Base price for this model is $41,150. The only optional package available is the Ultimate Tech package ($2,100) which adds Smart Cruise Control, Automatic Emergency Braking with Pedestrian Detection, High Intensity Discharge headlights, Electronic Parking Brake with Auto Hold, and Dynamic Bending Light to the standard options.

Hyundai might not be your first thought for a six- or seven-passenger crossover vehicle, but you would do yourself a favor to consider the 2017 Santa Fe. With numerous options in this market segment, the Hyundai offers a competitive product packed full of standard features.

2017 Hyundai Santa Fe Limited Ultimate AWD

  • Engine: 3.3 liter Gasoline Direct Injection (GDI) V6
  • Horsepower: 290 hp
  • Torque: 252 lb-ft.
  • Fuel Consumption: 17 city, 22 highway, 19 combined
  • Price as Tested: $44,295
  • Star Rating: 9 out of 10 Stars

Posted in Expert Reviews, Feature Articles, Hyundai |Tags:, , || No Comments »


2016 Hyundai Sonata Sport 2.0T Review

Wednesday December 21st, 2016 at 11:1212 AM
Posted by: D.Colman

2016 Hyundai Sonata Sport 2.0T

By David Colman

Hypes: Easy on the Eyes, Quick, Well Furnished
Gripes: Gnarly Brakes, Too Much Understeer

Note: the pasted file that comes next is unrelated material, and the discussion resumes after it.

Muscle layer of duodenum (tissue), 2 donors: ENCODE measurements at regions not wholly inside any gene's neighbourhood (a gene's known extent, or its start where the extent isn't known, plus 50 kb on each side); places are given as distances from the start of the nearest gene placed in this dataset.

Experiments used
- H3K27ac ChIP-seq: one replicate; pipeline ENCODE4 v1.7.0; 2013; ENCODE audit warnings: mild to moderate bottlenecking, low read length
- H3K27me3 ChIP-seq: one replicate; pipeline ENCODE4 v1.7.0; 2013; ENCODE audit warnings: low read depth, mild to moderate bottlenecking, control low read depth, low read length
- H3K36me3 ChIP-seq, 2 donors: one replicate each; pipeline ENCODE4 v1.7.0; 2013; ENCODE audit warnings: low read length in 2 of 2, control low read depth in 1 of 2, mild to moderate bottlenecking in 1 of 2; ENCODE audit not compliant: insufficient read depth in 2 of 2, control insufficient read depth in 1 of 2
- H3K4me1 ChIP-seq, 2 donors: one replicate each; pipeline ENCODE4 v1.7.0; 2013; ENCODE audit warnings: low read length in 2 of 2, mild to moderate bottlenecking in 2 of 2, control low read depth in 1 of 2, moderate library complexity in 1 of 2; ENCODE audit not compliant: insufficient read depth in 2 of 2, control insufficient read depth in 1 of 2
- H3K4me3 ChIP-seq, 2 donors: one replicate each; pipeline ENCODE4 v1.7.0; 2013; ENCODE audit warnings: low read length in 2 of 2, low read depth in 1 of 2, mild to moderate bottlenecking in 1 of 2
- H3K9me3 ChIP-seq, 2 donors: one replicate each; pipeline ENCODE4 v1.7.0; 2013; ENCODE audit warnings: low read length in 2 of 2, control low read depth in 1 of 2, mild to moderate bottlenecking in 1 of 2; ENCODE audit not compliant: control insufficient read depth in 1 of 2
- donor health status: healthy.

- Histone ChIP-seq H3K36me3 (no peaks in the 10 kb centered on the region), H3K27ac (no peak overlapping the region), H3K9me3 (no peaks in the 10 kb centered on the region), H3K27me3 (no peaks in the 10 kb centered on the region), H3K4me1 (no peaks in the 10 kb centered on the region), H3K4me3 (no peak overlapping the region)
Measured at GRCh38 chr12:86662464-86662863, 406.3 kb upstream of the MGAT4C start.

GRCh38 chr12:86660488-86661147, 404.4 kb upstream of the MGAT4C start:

For the 2015 model year, Hyundai recast the mid-size Sonata, giving it better insulation, a roomier passenger compartment, and more up-to-date looks. For 2016, they added a hybrid version and a plug-in electric model good for 20 miles on a charge. For sportier types seeking higher performance, the Sport model we test here features a 2.0 liter turbo motor packing a 245hp wallop. This svelte looking front-wheel-drive sedan is beautifully sculpted, with graceful lines stretching from the front end’s signature 7 LED driving light cluster to the tail’s rear diffuser containing quad exhaust tips. The inline 4 really gets with the acceleration program. It’s coupled to a 6-speed automatic gearbox featuring paddle shifts plus a manual control gate on the console stick as well. Since the engine makes 260lb.-ft. of torque all the way from 1,350rpm to 4,000rpm, you almost never need to bother with the paddles or gear selection. Just floor the Sport’s model-specific ribbed aluminum accelerator pedal, and enjoy this sedan’s prodigious passing prowess. When bidden, it jumps.